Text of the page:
78. ^ Auden (1907), p. 263.
  79. ^ Auden (1907), p. 264.
  80. ^ Owen and Blakeway, Volume 1, p. 462.
  81. ^ House of Commons Journal Volume 5: 24 March 1647
  82. ^ Johnstone, p. 271.
  83. ^ June 1647: An Ordinance for raising of Moneyes to be imployed towards the maintenance of Forces within this Kingdome...
  84. ^ Owen and Blakeway, Volume 1, p. 463.
  85. ^ Auden (1907), p. 267.
  86. ^ Cust, Richard. "Corbet, Sir John". Oxford Dictionary of National Biography (online ed.). Oxford University Press. doi:10.1093/ref:odnb/6288.(Subscription or UK public library membership required.)
  87. ^ Calendar of State Papers, Domestic Series, 1648–1649, January 1648, p. 11.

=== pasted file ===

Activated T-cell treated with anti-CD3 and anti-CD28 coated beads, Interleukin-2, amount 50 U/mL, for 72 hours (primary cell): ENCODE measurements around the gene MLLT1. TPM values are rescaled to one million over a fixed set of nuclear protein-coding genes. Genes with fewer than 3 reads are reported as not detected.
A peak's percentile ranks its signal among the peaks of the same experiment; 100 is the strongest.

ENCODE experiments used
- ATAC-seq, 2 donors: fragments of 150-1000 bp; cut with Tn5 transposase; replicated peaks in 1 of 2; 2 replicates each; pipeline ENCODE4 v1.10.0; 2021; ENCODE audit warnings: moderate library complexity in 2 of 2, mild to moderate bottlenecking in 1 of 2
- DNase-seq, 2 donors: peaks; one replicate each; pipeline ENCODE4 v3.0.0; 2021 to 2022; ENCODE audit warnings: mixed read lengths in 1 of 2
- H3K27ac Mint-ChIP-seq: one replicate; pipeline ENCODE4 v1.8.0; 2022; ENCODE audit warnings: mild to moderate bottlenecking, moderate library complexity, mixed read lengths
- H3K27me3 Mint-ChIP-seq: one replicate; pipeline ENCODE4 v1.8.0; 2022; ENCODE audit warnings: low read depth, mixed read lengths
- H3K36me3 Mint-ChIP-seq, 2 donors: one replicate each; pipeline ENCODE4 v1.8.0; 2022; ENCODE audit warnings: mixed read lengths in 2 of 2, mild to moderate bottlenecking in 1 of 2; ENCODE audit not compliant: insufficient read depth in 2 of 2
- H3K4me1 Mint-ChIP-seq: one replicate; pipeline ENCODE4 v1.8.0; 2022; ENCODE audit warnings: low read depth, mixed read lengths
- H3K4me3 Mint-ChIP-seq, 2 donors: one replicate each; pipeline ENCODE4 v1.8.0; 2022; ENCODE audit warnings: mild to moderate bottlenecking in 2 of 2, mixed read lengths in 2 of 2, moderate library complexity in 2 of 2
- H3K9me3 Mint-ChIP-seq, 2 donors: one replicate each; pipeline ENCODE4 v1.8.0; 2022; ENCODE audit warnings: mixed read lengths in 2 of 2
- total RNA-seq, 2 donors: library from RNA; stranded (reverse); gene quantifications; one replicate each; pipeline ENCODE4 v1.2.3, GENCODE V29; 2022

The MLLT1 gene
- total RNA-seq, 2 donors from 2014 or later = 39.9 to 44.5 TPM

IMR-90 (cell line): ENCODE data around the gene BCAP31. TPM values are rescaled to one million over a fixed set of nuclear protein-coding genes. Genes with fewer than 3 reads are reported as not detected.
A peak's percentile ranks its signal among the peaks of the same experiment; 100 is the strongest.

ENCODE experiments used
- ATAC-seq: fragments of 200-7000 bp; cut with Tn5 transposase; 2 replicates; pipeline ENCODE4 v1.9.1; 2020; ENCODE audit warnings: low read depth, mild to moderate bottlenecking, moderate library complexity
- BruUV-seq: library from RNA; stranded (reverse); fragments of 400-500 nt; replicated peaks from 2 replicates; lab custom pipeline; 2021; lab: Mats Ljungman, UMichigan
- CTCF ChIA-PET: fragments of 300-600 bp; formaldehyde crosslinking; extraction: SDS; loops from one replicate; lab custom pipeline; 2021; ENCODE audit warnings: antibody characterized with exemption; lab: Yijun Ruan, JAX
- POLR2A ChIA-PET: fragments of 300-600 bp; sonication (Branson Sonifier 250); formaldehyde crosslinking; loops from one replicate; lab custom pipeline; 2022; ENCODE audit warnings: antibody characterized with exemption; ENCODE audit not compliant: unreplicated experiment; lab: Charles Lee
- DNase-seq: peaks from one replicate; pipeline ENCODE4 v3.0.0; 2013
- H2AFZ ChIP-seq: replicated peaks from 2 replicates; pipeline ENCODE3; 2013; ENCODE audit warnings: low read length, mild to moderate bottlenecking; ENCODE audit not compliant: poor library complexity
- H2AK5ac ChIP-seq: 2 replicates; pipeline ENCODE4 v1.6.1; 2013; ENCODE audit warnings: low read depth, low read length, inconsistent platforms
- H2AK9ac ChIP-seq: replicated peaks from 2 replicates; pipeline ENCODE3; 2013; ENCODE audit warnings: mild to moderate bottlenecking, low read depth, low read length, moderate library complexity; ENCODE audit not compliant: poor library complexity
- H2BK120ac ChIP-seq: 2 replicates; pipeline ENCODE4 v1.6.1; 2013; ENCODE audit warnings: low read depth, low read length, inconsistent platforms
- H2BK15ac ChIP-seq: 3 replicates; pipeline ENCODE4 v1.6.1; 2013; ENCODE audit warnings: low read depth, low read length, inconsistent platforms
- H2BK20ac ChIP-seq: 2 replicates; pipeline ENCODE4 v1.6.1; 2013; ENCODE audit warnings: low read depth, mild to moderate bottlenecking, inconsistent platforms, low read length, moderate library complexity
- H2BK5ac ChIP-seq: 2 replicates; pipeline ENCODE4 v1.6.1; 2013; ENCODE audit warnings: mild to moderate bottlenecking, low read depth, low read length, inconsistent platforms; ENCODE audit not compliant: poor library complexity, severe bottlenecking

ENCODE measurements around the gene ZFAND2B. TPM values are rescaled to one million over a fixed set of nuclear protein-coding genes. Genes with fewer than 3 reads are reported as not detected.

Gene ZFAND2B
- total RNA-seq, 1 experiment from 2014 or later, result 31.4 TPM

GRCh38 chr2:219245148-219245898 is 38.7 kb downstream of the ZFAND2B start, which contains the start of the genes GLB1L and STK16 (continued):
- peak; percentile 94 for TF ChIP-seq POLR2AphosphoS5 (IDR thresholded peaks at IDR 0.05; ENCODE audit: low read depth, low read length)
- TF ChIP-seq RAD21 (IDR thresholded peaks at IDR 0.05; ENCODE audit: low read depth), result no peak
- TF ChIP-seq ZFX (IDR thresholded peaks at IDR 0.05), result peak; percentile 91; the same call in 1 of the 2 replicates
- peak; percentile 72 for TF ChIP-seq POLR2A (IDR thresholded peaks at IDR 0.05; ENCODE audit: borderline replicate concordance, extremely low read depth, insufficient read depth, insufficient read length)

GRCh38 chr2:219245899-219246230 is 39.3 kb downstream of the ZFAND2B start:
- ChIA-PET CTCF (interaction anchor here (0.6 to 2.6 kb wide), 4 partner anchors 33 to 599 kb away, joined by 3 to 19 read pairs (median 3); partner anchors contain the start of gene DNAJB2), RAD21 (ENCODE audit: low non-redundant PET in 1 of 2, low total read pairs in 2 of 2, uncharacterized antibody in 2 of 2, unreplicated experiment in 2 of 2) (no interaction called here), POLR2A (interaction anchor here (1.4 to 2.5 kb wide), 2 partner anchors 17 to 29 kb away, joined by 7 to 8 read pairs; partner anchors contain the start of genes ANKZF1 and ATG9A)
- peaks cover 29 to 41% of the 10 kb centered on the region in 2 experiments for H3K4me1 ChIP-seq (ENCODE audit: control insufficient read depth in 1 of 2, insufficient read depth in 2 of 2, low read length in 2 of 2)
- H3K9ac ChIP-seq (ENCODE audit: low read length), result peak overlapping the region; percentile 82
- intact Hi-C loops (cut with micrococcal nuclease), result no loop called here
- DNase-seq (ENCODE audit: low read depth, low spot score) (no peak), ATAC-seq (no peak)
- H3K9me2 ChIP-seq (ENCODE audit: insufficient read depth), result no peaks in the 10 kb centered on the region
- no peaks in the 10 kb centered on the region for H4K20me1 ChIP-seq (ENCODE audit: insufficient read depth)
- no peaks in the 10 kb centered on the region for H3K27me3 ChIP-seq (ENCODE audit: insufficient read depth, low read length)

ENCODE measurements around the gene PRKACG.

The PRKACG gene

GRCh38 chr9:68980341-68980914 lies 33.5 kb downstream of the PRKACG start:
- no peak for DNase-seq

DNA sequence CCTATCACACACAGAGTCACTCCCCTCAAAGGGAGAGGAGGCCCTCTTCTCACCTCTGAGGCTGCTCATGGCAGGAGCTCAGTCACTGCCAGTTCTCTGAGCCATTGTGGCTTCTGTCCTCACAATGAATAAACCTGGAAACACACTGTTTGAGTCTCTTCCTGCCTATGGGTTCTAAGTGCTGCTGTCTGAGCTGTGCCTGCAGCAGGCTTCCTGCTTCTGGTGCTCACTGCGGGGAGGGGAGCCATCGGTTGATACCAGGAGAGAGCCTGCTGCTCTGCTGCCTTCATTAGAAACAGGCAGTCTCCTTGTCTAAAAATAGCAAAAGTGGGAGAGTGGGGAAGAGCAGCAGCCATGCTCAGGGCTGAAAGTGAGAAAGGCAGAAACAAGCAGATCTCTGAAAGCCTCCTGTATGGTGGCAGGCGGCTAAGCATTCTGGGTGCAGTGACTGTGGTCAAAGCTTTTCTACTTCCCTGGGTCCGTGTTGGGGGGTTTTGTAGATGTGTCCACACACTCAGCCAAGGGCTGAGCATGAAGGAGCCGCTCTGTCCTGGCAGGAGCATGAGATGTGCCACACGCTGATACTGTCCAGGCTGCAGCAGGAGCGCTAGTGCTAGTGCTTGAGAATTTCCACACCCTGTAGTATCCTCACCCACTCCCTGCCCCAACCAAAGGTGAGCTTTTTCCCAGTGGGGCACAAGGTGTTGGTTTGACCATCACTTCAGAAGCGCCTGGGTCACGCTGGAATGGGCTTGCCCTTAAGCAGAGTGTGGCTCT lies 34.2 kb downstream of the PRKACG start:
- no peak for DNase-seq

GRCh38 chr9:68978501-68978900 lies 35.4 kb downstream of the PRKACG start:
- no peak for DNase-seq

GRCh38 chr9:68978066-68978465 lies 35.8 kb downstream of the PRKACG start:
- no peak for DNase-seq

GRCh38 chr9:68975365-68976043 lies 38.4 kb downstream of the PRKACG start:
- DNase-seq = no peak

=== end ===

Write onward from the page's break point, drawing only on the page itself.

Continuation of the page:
88. ^ Auden (1910), p. 90.
  89. ^ Auden (1910), p. 91.
  90. ^ Auden (1910), p. 94-5.
  91. ^ House of Commons Journal Volume 5: 11 July 1648
  92. ^ Auden (1910), p. 98.
  93. ^ Auden (1910), p. 99.
  94. ^ Auden (1910), p. 100-103.
  95. ^ Auden (1910), p. 99-100.
  96. ^ House of Lords Journal Volume 10: 8 August 1648
  97. ^ Calendar of State Papers, Domestic Series, 1648–1649, January 1648, p. 232.
  98. ^ Calendar of State Papers, Domestic Series, 1648–1649, January 1648, p. 235-6.
  99. ^ Auden (1910), p. 103.
  100. ^ Auden (1910), p. 108-9.
  101. ^ Auden (1910), p. 110.
  102. ^ House of Commons Journal Volume 6: 26 December 1648
  103. ^ Auden (1910), p. 112-3.
  104. ^ Coulton, p. 112.
  105. ^ Coulton, p. 114.
  106. ^ Calendar of State Papers, Domestic Series, 1650, 2 April 1650, p. 75.
  107. ^ a b Owen and Blakeway, Volume 1, p. 465.
  108. ^ Phillips and Auden (eds), 1911, Ottley Papers, p.261.
  109. ^ Phillips and Auden (eds), 1911, Ottley Papers, p.263-5.
  110. ^ Auden (1907), p. 282.